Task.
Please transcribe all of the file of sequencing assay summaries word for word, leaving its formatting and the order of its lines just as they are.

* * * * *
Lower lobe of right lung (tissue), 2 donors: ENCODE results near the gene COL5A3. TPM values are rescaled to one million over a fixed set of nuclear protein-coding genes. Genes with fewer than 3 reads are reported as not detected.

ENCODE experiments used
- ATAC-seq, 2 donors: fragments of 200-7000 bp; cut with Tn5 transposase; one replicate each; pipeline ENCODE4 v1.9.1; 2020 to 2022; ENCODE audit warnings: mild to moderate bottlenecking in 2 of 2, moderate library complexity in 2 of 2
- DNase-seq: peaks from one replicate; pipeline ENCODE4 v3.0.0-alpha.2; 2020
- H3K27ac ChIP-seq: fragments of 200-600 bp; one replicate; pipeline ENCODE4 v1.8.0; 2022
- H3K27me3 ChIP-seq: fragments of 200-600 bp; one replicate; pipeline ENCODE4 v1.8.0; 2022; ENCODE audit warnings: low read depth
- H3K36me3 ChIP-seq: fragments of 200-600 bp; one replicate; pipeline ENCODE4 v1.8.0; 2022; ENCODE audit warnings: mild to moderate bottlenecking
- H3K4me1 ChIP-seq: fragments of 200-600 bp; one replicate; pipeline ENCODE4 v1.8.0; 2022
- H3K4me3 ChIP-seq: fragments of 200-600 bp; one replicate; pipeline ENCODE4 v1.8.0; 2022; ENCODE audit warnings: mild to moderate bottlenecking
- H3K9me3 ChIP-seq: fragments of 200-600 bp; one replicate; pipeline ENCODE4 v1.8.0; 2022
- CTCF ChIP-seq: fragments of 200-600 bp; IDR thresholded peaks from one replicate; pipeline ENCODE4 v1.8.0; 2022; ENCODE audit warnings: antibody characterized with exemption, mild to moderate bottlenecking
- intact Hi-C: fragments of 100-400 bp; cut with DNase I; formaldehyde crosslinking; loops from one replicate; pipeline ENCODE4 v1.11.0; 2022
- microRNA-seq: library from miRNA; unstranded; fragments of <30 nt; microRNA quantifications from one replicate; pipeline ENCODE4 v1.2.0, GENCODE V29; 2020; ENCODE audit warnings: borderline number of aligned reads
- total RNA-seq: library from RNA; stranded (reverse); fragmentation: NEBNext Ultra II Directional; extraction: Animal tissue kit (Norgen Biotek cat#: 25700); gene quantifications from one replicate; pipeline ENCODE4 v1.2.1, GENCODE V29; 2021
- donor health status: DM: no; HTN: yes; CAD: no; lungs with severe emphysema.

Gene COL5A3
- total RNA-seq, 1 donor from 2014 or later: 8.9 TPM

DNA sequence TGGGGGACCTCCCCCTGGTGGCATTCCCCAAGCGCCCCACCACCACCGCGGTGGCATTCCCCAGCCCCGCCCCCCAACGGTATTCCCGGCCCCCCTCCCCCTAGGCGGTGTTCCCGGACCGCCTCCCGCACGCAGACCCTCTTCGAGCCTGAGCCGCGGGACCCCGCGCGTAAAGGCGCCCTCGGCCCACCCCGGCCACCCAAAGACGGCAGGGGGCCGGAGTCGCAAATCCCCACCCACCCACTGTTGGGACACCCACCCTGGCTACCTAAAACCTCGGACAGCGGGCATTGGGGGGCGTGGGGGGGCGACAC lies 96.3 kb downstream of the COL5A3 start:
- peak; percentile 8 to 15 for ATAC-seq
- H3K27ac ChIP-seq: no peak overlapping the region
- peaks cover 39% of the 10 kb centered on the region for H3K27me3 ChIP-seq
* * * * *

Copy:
Lower lobe of right lung (tissue), 2 donors: ENCODE results near the gene COL5A3. TPM values are rescaled to one million over a fixed set of nuclear protein-coding genes. Genes with fewer than 3 reads are reported as not detected.

ENCODE experiments used
- ATAC-seq, 2 donors: fragments of 200-7000 bp; cut with Tn5 transposase; one replicate each; pipeline ENCODE4 v1.9.1; 2020 to 2022; ENCODE audit warnings: mild to moderate bottlenecking in 2 of 2, moderate library complexity in 2 of 2
- DNase-seq: peaks from one replicate; pipeline ENCODE4 v3.0.0-alpha.2; 2020
- H3K27ac ChIP-seq: fragments of 200-600 bp; one replicate; pipeline ENCODE4 v1.8.0; 2022
- H3K27me3 ChIP-seq: fragments of 200-600 bp; one replicate; pipeline ENCODE4 v1.8.0; 2022; ENCODE audit warnings: low read depth
- H3K36me3 ChIP-seq: fragments of 200-600 bp; one replicate; pipeline ENCODE4 v1.8.0; 2022; ENCODE audit warnings: mild to moderate bottlenecking
- H3K4me1 ChIP-seq: fragments of 200-600 bp; one replicate; pipeline ENCODE4 v1.8.0; 2022
- H3K4me3 ChIP-seq: fragments of 200-600 bp; one replicate; pipeline ENCODE4 v1.8.0; 2022; ENCODE audit warnings: mild to moderate bottlenecking
- H3K9me3 ChIP-seq: fragments of 200-600 bp; one replicate; pipeline ENCODE4 v1.8.0; 2022
- CTCF ChIP-seq: fragments of 200-600 bp; IDR thresholded peaks from one replicate; pipeline ENCODE4 v1.8.0; 2022; ENCODE audit warnings: antibody characterized with exemption, mild to moderate bottlenecking
- intact Hi-C: fragments of 100-400 bp; cut with DNase I; formaldehyde crosslinking; loops from one replicate; pipeline ENCODE4 v1.11.0; 2022
- microRNA-seq: library from miRNA; unstranded; fragments of <30 nt; microRNA quantifications from one replicate; pipeline ENCODE4 v1.2.0, GENCODE V29; 2020; ENCODE audit warnings: borderline number of aligned reads
- total RNA-seq: library from RNA; stranded (reverse); fragmentation: NEBNext Ultra II Directional; extraction: Animal tissue kit (Norgen Biotek cat#: 25700); gene quantifications from one replicate; pipeline ENCODE4 v1.2.1, GENCODE V29; 2021
- donor health status: DM: no; HTN: yes; CAD: no; lungs with severe emphysema.

Gene COL5A3
- total RNA-seq, 1 donor from 2014 or later: 8.9 TPM

DNA sequence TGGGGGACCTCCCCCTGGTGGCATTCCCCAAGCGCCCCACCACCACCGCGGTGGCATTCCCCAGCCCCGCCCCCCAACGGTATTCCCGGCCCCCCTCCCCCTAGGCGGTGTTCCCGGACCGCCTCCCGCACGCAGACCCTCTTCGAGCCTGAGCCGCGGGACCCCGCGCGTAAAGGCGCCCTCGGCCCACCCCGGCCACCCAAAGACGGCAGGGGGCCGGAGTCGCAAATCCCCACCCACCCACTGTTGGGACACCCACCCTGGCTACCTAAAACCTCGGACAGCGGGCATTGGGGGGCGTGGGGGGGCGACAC lies 96.3 kb downstream of the COL5A3 start:
- peak; percentile 8 to 15 for ATAC-seq
- H3K27ac ChIP-seq: no peak overlapping the region
- peaks cover 39% of the 10 kb centered on the region for H3K27me3 ChIP-seq